Bowling Green, KY -- Public Library -- August 14, 2007

Look! It's a chair inspired by Ronald Dahl's story, James and the Giant Peach. The sculptor is the minister who preaches at the Episcopal church next door. It was created in memory of Feris Vanmeter, a donor who has done a lot for the library.

When I told the librarians about my project everyone's first thought was that I should be brought to the chair--this was something that showed the love people in their community have for reading. Look at the very bottom of the pit--you can see James.

These days, though Ronald Dahl continues to be a well-loved author, the kids are devouring, in addition to Harry Potter, Junie B. Jones, by Barbara Park; The Magic Tree House, by Mary Pope Osborne, graphic novels, and Lemony Snicket.

Pictured with the chair is librarian and James and the Giant Peach lover, Katie, who has just finished her degree in Library Science from Western Kentucky University. She enjoys working with the public—she’d been a lifeguard before—and loves the complete randomness of questions that come to her. While some of the questions are expected, such as requests regarding genealogy, the other day a child came in to learn how to build a time machine. They actually were able to find him some directions.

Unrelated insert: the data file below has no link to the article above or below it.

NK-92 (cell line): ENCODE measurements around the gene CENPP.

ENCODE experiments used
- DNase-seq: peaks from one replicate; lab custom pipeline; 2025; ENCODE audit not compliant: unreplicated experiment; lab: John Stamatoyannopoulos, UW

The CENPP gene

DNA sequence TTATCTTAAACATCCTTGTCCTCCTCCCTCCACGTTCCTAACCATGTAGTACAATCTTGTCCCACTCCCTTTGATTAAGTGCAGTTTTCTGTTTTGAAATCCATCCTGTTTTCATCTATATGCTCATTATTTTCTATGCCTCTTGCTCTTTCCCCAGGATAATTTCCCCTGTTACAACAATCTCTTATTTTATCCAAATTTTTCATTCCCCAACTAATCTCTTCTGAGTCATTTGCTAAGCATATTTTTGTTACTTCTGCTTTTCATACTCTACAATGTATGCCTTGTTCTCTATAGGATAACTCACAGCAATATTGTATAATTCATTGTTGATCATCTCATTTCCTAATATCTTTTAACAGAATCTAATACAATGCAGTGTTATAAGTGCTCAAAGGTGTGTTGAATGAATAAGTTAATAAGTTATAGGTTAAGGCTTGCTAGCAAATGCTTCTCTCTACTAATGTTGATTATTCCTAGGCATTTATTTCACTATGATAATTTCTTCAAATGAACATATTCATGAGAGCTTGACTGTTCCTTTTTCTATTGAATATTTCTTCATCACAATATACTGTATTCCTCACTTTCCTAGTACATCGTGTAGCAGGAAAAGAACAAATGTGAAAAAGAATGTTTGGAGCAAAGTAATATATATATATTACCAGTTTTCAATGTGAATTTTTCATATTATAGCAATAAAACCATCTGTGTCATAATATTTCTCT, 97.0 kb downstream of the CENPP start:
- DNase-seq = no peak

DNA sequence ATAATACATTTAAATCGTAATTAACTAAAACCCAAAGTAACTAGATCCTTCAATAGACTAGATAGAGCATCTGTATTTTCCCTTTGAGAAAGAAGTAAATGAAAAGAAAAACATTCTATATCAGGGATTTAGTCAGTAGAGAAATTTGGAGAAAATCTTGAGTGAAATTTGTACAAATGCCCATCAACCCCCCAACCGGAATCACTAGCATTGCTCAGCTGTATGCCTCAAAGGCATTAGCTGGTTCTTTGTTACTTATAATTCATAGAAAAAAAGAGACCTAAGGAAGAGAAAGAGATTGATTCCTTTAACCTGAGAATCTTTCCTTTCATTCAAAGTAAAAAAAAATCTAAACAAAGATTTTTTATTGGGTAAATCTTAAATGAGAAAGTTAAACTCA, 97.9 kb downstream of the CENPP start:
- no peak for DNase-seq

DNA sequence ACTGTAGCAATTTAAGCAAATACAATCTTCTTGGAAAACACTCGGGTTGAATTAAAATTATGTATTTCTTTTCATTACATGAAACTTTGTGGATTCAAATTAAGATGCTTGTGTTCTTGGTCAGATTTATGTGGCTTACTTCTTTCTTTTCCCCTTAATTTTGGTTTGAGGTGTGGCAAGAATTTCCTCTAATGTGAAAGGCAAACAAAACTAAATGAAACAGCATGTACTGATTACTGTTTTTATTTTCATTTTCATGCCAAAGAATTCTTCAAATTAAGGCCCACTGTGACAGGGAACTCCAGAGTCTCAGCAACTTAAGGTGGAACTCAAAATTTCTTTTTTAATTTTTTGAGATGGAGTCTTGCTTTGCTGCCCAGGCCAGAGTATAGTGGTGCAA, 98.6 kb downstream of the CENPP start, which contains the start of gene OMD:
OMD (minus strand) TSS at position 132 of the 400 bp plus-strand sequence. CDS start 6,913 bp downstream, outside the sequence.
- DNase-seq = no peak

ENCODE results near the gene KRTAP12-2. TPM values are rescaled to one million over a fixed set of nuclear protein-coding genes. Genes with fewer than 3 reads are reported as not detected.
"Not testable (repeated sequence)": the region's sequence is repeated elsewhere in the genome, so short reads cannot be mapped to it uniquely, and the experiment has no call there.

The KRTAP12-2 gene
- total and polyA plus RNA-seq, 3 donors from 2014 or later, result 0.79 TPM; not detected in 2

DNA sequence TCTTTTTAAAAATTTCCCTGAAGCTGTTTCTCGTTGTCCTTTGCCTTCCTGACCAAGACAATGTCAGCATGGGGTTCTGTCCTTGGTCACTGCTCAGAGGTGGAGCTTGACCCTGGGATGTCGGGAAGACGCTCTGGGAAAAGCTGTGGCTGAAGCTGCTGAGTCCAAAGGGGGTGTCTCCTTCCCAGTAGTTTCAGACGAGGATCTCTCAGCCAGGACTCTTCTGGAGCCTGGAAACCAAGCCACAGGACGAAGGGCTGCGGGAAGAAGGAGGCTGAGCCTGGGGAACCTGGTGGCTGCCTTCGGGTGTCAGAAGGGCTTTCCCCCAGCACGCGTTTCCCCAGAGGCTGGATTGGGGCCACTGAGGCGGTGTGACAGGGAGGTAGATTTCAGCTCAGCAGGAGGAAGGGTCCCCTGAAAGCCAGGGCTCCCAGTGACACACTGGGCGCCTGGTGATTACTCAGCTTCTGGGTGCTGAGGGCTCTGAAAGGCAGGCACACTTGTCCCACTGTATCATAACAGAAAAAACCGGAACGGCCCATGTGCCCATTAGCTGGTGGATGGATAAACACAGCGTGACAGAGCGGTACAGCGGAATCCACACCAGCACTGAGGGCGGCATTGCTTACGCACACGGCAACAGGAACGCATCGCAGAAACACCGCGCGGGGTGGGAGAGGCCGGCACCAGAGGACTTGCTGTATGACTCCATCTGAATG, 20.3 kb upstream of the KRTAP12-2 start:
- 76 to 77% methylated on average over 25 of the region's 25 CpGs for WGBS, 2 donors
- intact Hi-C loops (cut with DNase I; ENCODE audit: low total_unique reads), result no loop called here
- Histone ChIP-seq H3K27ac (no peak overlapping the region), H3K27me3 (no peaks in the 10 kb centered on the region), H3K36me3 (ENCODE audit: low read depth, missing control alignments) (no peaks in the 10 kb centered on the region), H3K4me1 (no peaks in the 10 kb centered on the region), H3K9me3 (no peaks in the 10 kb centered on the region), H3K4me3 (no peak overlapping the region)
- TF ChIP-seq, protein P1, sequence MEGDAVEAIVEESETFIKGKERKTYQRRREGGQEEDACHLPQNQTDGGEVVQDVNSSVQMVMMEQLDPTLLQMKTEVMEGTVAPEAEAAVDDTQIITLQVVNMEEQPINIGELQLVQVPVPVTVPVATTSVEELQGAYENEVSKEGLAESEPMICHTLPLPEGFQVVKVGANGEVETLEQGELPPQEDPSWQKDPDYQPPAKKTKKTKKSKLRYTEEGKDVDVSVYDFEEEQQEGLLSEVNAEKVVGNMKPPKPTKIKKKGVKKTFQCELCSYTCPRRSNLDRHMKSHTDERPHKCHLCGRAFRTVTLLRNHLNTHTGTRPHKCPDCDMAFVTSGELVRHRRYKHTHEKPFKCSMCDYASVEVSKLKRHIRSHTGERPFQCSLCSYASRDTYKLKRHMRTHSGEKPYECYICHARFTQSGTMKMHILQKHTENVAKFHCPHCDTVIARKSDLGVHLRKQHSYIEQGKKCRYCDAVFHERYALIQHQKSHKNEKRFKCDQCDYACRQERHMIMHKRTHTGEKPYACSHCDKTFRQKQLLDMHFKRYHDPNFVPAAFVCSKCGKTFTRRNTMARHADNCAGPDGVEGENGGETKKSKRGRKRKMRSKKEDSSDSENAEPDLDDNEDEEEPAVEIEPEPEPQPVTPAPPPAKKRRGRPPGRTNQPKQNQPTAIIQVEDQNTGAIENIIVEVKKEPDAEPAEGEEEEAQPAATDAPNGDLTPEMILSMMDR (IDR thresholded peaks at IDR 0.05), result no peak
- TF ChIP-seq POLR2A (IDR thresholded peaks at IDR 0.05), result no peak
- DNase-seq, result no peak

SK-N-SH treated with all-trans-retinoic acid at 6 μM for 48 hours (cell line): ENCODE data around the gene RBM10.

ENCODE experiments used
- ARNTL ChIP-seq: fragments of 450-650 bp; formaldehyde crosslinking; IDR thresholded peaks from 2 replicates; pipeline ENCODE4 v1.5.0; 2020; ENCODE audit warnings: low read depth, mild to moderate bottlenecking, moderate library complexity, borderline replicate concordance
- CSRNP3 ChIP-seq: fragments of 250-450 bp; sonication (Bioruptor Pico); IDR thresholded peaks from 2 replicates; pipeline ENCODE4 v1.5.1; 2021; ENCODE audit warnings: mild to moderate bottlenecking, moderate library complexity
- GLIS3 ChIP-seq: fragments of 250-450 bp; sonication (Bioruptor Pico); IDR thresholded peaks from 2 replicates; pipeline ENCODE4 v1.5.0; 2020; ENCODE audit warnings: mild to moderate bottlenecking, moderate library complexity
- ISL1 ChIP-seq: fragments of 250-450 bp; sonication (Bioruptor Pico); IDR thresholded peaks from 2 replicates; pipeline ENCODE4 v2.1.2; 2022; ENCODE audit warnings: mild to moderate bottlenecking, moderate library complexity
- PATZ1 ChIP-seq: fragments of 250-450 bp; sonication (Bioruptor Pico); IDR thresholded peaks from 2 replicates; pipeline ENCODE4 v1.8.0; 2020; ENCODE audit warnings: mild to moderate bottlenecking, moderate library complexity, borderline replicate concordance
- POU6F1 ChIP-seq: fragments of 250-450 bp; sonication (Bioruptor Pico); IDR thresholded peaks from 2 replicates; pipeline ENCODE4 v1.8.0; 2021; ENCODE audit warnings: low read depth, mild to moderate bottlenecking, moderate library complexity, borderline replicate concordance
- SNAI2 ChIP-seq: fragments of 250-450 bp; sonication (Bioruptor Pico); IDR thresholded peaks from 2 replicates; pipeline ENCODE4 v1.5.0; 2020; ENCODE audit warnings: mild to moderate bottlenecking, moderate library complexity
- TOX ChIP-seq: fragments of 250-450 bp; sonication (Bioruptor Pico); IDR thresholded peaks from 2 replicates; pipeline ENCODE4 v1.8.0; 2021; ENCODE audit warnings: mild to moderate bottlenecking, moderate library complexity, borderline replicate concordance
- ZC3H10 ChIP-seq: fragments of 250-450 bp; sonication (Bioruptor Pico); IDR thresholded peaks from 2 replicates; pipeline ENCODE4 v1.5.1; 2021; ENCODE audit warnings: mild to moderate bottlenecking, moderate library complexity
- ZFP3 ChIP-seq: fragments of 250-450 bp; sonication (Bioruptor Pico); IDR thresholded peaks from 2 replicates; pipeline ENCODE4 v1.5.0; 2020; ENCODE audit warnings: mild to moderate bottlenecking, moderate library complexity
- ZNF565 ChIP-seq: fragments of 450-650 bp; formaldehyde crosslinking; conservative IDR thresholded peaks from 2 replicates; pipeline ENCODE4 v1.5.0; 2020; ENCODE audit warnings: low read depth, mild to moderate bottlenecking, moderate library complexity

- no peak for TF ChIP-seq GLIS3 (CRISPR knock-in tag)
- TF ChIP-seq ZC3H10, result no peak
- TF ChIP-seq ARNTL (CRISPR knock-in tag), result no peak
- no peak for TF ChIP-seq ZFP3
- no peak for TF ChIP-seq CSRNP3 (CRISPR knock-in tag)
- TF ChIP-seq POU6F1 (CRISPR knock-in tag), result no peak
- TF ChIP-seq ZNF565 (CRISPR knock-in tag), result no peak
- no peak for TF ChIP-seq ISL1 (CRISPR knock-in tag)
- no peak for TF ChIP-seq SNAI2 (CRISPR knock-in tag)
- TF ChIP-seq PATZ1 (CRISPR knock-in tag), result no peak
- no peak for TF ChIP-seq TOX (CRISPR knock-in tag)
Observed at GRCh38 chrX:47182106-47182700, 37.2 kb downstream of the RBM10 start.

Her favorite books of all time--The Good Earth, by Pearle S. Buck; To Kill a Mockingbird, by Harper Lee; and Where the Red Fern Grows, by Wilson Rawls, which was the first book she read as a kid that made her go, oh wow.

Another favorite sculpture--Charlotte. In the background, note the mother and her child. The library was filled with mothers with their children. I arrived in time for story time and, for the second time in the span of so many days, I got to be read to, to get out of my shell and do arm movements, hand gestures, sing along.

The stories were all based around apples and we all practiced shaking the tree and naming all the colors that apples can be.

Here's Ms. Robyn reading, in front of a beautiful mural that filled the entire wall--wish I'd thought to ask the name of the artist. Her favorite book--Green Eggs and Ham, by Dr. Seuss.

While this room here is for the kids, the library also has a cafe area, a la Barnes and Nobles/Borders, intended to draw people into the library so they feel comfortable. If bookstores can do it, so can libraries.

In addition to the main library, the town also has a branch located in the old train depot. It's unique from the main branch in that it houses the town's technology center--lots of computers with internet access--and has a Spanish language story time as well as English language story times. The Hispanic population has increased by 42.3 percent in the past year. The town also has a growing Bosnian population and, naturally, has a small collection of books written in the Bosnian language, as well!

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